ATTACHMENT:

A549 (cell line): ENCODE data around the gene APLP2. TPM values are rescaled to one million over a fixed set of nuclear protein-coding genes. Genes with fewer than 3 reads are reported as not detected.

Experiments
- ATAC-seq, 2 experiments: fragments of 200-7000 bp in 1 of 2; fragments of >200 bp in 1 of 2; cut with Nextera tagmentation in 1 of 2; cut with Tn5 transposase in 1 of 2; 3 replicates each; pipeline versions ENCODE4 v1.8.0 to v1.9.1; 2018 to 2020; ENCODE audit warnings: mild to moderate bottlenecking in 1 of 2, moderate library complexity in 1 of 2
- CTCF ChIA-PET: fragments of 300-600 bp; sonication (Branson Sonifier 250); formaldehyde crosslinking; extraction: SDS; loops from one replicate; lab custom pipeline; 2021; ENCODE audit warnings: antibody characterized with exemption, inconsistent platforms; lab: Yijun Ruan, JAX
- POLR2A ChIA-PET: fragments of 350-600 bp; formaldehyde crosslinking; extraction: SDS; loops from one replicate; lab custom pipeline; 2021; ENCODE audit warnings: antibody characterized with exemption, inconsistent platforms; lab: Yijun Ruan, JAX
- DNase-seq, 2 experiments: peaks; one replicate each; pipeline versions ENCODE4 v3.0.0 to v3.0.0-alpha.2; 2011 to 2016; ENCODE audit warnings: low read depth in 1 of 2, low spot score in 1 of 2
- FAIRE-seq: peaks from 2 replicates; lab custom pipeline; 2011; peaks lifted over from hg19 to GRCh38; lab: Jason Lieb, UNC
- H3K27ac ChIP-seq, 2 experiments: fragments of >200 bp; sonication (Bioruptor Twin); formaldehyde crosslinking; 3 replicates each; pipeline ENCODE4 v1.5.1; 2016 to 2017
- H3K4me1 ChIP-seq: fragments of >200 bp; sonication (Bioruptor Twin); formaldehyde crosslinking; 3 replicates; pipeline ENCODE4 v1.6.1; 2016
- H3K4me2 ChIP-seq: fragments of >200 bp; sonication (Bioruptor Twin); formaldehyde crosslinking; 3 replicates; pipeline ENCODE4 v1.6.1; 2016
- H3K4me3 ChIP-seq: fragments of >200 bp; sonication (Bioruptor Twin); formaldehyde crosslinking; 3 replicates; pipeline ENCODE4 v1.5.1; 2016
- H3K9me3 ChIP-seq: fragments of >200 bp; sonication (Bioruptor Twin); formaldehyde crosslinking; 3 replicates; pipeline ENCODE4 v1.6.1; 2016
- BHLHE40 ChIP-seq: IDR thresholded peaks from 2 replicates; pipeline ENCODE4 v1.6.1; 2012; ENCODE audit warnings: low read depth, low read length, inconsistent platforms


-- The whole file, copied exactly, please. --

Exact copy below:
A549 (cell line): ENCODE data around the gene APLP2. TPM values are rescaled to one million over a fixed set of nuclear protein-coding genes. Genes with fewer than 3 reads are reported as not detected.

Experiments
- ATAC-seq, 2 experiments: fragments of 200-7000 bp in 1 of 2; fragments of >200 bp in 1 of 2; cut with Nextera tagmentation in 1 of 2; cut with Tn5 transposase in 1 of 2; 3 replicates each; pipeline versions ENCODE4 v1.8.0 to v1.9.1; 2018 to 2020; ENCODE audit warnings: mild to moderate bottlenecking in 1 of 2, moderate library complexity in 1 of 2
- CTCF ChIA-PET: fragments of 300-600 bp; sonication (Branson Sonifier 250); formaldehyde crosslinking; extraction: SDS; loops from one replicate; lab custom pipeline; 2021; ENCODE audit warnings: antibody characterized with exemption, inconsistent platforms; lab: Yijun Ruan, JAX
- POLR2A ChIA-PET: fragments of 350-600 bp; formaldehyde crosslinking; extraction: SDS; loops from one replicate; lab custom pipeline; 2021; ENCODE audit warnings: antibody characterized with exemption, inconsistent platforms; lab: Yijun Ruan, JAX
- DNase-seq, 2 experiments: peaks; one replicate each; pipeline versions ENCODE4 v3.0.0 to v3.0.0-alpha.2; 2011 to 2016; ENCODE audit warnings: low read depth in 1 of 2, low spot score in 1 of 2
- FAIRE-seq: peaks from 2 replicates; lab custom pipeline; 2011; peaks lifted over from hg19 to GRCh38; lab: Jason Lieb, UNC
- H3K27ac ChIP-seq, 2 experiments: fragments of >200 bp; sonication (Bioruptor Twin); formaldehyde crosslinking; 3 replicates each; pipeline ENCODE4 v1.5.1; 2016 to 2017
- H3K4me1 ChIP-seq: fragments of >200 bp; sonication (Bioruptor Twin); formaldehyde crosslinking; 3 replicates; pipeline ENCODE4 v1.6.1; 2016
- H3K4me2 ChIP-seq: fragments of >200 bp; sonication (Bioruptor Twin); formaldehyde crosslinking; 3 replicates; pipeline ENCODE4 v1.6.1; 2016
- H3K4me3 ChIP-seq: fragments of >200 bp; sonication (Bioruptor Twin); formaldehyde crosslinking; 3 replicates; pipeline ENCODE4 v1.5.1; 2016
- H3K9me3 ChIP-seq: fragments of >200 bp; sonication (Bioruptor Twin); formaldehyde crosslinking; 3 replicates; pipeline ENCODE4 v1.6.1; 2016
- BHLHE40 ChIP-seq: IDR thresholded peaks from 2 replicates; pipeline ENCODE4 v1.6.1; 2012; ENCODE audit warnings: low read depth, low read length, inconsistent platforms